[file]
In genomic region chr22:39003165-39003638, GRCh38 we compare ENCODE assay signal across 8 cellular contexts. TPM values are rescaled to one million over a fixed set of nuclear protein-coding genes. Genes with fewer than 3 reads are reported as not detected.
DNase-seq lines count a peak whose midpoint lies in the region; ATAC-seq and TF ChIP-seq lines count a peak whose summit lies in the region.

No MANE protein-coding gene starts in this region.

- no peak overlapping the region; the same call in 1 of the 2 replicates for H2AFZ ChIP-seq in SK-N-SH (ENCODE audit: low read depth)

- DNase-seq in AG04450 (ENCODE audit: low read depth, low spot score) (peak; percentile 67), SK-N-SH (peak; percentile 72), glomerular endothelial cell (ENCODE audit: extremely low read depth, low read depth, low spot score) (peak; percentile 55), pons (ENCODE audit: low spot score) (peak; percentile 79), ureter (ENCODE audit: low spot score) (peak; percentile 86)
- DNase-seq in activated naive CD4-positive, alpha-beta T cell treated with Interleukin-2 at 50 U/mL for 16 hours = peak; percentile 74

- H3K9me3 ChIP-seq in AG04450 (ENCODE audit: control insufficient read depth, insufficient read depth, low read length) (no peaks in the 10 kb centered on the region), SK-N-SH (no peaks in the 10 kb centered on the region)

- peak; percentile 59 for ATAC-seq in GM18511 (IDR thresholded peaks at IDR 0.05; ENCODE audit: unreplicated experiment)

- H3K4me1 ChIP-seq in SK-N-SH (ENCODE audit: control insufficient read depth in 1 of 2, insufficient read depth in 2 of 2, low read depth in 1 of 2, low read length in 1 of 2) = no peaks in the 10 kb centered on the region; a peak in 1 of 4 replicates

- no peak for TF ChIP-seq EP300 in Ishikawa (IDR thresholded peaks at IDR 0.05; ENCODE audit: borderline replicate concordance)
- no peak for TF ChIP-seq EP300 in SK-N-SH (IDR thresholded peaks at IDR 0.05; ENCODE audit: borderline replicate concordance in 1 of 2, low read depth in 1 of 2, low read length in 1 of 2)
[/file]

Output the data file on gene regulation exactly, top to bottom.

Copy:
In genomic region chr22:39003165-39003638, GRCh38 we compare ENCODE assay signal across 8 cellular contexts. TPM values are rescaled to one million over a fixed set of nuclear protein-coding genes. Genes with fewer than 3 reads are reported as not detected.
DNase-seq lines count a peak whose midpoint lies in the region; ATAC-seq and TF ChIP-seq lines count a peak whose summit lies in the region.

No MANE protein-coding gene starts in this region.

- no peak overlapping the region; the same call in 1 of the 2 replicates for H2AFZ ChIP-seq in SK-N-SH (ENCODE audit: low read depth)

- DNase-seq in AG04450 (ENCODE audit: low read depth, low spot score) (peak; percentile 67), SK-N-SH (peak; percentile 72), glomerular endothelial cell (ENCODE audit: extremely low read depth, low read depth, low spot score) (peak; percentile 55), pons (ENCODE audit: low spot score) (peak; percentile 79), ureter (ENCODE audit: low spot score) (peak; percentile 86)
- DNase-seq in activated naive CD4-positive, alpha-beta T cell treated with Interleukin-2 at 50 U/mL for 16 hours = peak; percentile 74

- H3K9me3 ChIP-seq in AG04450 (ENCODE audit: control insufficient read depth, insufficient read depth, low read length) (no peaks in the 10 kb centered on the region), SK-N-SH (no peaks in the 10 kb centered on the region)

- peak; percentile 59 for ATAC-seq in GM18511 (IDR thresholded peaks at IDR 0.05; ENCODE audit: unreplicated experiment)

- H3K4me1 ChIP-seq in SK-N-SH (ENCODE audit: control insufficient read depth in 1 of 2, insufficient read depth in 2 of 2, low read depth in 1 of 2, low read length in 1 of 2) = no peaks in the 10 kb centered on the region; a peak in 1 of 4 replicates

- no peak for TF ChIP-seq EP300 in Ishikawa (IDR thresholded peaks at IDR 0.05; ENCODE audit: borderline replicate concordance)
- no peak for TF ChIP-seq EP300 in SK-N-SH (IDR thresholded peaks at IDR 0.05; ENCODE audit: borderline replicate concordance in 1 of 2, low read depth in 1 of 2, low read length in 1 of 2)